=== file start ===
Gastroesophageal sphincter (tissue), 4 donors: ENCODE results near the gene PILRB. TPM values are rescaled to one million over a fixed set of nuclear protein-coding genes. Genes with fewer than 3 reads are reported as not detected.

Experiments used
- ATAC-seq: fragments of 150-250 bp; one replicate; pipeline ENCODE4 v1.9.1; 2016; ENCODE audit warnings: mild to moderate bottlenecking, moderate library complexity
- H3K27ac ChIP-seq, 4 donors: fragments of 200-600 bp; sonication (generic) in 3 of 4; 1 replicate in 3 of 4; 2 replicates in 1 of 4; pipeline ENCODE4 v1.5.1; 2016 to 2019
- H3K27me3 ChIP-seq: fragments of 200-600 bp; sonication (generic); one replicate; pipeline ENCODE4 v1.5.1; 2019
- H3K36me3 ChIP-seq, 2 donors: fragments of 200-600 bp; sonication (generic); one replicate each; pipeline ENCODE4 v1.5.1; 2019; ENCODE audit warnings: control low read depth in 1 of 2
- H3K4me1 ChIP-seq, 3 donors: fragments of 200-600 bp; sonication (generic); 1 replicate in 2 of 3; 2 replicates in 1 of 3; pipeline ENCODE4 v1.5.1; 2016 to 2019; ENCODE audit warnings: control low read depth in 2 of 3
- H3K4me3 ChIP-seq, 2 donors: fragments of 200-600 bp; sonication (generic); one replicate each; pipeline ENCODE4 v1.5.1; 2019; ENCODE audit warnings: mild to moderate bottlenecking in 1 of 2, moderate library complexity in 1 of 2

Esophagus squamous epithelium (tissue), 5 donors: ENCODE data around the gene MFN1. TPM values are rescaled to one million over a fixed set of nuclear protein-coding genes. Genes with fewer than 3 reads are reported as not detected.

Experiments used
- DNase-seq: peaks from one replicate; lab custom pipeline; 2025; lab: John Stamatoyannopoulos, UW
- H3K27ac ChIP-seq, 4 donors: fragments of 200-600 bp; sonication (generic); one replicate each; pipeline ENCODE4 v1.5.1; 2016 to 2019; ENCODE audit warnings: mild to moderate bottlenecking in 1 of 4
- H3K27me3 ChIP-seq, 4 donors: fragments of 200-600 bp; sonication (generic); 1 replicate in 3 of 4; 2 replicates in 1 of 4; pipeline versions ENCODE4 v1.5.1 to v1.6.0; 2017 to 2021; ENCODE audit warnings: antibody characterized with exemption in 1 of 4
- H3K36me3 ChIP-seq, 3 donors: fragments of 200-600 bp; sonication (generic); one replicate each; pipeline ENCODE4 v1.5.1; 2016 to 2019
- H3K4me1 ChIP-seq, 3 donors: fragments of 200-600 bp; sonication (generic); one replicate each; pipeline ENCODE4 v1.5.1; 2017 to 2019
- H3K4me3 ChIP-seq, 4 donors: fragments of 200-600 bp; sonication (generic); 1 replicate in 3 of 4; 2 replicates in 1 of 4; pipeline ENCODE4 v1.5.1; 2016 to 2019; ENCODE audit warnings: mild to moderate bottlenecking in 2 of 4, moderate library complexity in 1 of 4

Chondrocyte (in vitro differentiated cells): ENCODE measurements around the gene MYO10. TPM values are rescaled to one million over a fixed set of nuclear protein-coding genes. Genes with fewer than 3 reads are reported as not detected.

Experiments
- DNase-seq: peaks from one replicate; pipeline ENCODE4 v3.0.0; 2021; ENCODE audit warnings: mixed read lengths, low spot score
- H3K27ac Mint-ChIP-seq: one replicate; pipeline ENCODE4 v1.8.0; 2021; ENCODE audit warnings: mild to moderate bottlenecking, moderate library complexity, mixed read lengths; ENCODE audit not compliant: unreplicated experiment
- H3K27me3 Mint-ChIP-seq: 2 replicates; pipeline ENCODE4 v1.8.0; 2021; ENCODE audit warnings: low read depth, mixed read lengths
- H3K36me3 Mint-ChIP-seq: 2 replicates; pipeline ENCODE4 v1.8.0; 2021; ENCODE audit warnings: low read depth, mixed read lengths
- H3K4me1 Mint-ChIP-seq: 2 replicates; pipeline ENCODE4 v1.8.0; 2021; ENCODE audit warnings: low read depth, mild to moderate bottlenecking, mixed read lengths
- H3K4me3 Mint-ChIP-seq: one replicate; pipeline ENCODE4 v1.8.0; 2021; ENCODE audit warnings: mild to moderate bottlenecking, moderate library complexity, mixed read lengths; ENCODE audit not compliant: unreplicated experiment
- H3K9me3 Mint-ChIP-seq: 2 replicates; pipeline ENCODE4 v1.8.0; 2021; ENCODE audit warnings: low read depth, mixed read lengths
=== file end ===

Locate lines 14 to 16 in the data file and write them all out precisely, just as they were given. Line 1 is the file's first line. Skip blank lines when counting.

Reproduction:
- H3K36me3 ChIP-seq, 3 donors: fragments of 200-600 bp; sonication (generic); one replicate each; pipeline ENCODE4 v1.5.1; 2016 to 2019
- H3K4me1 ChIP-seq, 3 donors: fragments of 200-600 bp; sonication (generic); one replicate each; pipeline ENCODE4 v1.5.1; 2017 to 2019
- H3K4me3 ChIP-seq, 4 donors: fragments of 200-600 bp; sonication (generic); 1 replicate in 3 of 4; 2 replicates in 1 of 4; pipeline ENCODE4 v1.5.1; 2016 to 2019; ENCODE audit warnings: mild to moderate bottlenecking in 2 of 4, moderate library complexity in 1 of 4